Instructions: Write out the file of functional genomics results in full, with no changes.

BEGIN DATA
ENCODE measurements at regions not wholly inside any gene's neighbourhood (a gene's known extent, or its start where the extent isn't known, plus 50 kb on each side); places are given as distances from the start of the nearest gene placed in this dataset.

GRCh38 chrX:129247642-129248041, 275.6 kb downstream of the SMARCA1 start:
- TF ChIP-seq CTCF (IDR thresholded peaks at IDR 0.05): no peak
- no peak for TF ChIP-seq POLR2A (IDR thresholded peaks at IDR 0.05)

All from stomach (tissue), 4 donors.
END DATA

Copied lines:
ENCODE measurements at regions not wholly inside any gene's neighbourhood (a gene's known extent, or its start where the extent isn't known, plus 50 kb on each side); places are given as distances from the start of the nearest gene placed in this dataset.

GRCh38 chrX:129247642-129248041, 275.6 kb downstream of the SMARCA1 start:
- TF ChIP-seq CTCF (IDR thresholded peaks at IDR 0.05): no peak
- no peak for TF ChIP-seq POLR2A (IDR thresholded peaks at IDR 0.05)

All from stomach (tissue), 4 donors.